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Restoration and rededication of the synagogue in 1946

The synagogue on Friedrichstraße was the repaired by the U.S. Army as a center of Jewish life. It is primarily to the credit of Rabbi William Z. Dalin that an active Jewish community could re-emerge.

The synagogue was desecrated on the night of November 10, 1938; it was severely damaged but not destroyed. After the forced dissolution of the community with the last major deportation in 1942, the building was left to its fate. The bombing of Wiesbaden caused further damage, which was first repaired in a makeshift manner after the end of the war so that the first services could be held. Without the American troops stationed in Wiesbaden and the military government, the repair of the synagogue on Friedrichstraße would have been unthinkable. Rabbi William Z. Dalin, United States Army Air Corps Chaplain, deserves credit for this. With great effort, he succeeded in having the synagogue restored within his 21 months of service in Wiesbaden. Dalin had requested a transfer to Wiesbaden shortly after the end of the war because he was particularly concerned about addressing the needs of the DPs and the Jewish communities in Germany. He was not only responsible for the structural repairs. It is also thanks to him that the Torah scroll rescued by Eisig Matzner in 1938 from in front of the synagogue on Friedrichstraße, which had survived the war in Switzerland, could be transferred back to Wiesbaden.

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Appreciation of Dalin’s work by the board of the Wiesbaden Jewish Community

Numerous Jewish soldiers served in the U.S. Army, for whom Dalin organized religious services, meetings and festivities in the synagogue, among other places, to which the Jews living in Wiesbaden were always expressly invited. He treated them with special respect and empathy. It was the United States Air Force that created structures for the care of the Jewish DPs. The National Jewish Welfare Board provided prayer books for the rededicated synagogue, and the Jewish community was involved in the distribution of food specially provided for the Jews. Rabbi Dalin devoted great attention to the affairs of the Wiesbaden Jews. Dr. Leon Frim, Dr. Ansbacher and Jakob Matzner honored and characterized his work on his farewell in October 1947 as follows: “All of us have been moved and strengthened by the services you conducted. The thoughtful and inspiring adresses you gave, supported and comforted by the warm interest you took in all the happy and sad affairs of our people.”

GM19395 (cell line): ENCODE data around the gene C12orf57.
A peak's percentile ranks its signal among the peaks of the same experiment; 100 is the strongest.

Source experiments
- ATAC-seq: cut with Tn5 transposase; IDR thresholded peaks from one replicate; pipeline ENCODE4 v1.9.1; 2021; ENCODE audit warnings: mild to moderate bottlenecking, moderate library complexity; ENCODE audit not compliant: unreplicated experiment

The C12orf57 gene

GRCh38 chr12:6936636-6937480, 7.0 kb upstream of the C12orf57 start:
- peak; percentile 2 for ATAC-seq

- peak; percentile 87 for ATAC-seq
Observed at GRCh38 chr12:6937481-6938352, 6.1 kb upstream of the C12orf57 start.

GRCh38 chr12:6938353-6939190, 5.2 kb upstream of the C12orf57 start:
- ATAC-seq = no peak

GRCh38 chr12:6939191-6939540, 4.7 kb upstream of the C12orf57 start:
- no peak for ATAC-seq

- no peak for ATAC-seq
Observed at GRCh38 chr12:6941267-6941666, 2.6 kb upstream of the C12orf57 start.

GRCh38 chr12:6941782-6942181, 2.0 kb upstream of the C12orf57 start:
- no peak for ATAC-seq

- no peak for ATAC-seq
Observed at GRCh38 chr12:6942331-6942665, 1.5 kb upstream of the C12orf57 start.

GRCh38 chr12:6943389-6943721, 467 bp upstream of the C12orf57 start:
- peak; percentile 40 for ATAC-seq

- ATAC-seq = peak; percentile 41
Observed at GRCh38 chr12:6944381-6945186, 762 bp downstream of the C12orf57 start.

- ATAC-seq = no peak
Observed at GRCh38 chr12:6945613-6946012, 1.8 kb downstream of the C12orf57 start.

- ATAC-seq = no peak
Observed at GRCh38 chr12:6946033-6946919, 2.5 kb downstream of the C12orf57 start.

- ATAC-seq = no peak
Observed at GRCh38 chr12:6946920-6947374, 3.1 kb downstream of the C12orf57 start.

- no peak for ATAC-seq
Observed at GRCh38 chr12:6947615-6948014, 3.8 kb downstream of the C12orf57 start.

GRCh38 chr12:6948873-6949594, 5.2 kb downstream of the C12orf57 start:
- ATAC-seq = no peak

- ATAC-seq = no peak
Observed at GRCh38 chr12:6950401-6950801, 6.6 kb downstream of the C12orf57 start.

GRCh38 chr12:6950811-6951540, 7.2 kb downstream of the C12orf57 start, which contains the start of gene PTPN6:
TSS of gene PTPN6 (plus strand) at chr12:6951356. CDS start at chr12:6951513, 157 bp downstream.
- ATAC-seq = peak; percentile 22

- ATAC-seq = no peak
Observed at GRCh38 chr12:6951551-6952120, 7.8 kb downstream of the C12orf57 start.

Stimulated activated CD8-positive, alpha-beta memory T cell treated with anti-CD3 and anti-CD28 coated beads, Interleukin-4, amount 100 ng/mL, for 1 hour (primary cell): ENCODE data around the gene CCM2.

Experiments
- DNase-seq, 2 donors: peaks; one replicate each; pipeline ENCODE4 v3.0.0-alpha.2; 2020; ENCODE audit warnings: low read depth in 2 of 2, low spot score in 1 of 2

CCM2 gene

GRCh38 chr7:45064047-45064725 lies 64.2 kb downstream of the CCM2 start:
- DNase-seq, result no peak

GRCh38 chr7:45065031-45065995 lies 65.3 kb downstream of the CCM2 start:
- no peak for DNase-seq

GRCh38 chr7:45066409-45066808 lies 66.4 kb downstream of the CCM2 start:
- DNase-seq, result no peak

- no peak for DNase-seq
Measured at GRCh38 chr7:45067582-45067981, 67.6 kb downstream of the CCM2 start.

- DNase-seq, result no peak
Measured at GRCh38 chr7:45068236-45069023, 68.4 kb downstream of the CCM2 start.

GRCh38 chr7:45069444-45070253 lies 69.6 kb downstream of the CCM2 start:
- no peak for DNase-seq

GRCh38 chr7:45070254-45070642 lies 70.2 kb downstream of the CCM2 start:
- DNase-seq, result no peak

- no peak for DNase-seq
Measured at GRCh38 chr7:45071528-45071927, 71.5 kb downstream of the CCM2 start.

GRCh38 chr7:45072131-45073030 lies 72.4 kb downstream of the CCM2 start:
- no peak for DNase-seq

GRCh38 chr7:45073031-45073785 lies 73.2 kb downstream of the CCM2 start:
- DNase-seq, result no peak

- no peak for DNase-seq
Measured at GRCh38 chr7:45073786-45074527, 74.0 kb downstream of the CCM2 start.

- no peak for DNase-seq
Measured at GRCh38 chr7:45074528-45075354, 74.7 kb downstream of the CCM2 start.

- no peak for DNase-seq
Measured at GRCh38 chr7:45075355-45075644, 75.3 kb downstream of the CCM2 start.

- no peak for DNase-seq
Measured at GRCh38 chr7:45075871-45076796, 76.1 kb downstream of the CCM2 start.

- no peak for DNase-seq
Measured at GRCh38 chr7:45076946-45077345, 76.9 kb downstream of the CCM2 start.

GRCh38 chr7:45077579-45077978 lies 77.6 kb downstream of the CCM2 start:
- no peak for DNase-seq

The Seder evening for Passover 1947 could again be celebrated in the synagogue

Rabbi Dalin was also responsible for organizing the Seder evenings for Passover in 1946 and 1947. In 1946, the Jewish soldiers, their families and the members of the Wiesbaden community met in the Valhalla Theater on Mauritiusplatz. In 1947, the Seder was held in the packed synagogue. What significance the Seder evenings had for the Jews living in Wiesbaden at that time can hardly be imagined from today’s perspective. This also applied to the dignified performance of the Shabbat services.

Without the commitment of the U.S. Army, Jewish life could not have returned to Wiesbaden so quickly after the Shoah – if at all. William Z. Dalin left Wiesbaden in October 1947 and served a short time in India before succeeding Rabbi Seymour Stern at the National Jewish Welfare Board, serving in San Francisco, in 1948. The close ties between the Wiesbaden Jewish Community and the U.S. Army continue to this day. Joint events are held on a regular basis. Members of the U.S. Army participate in services at the Wiesbaden synagogue and in community life.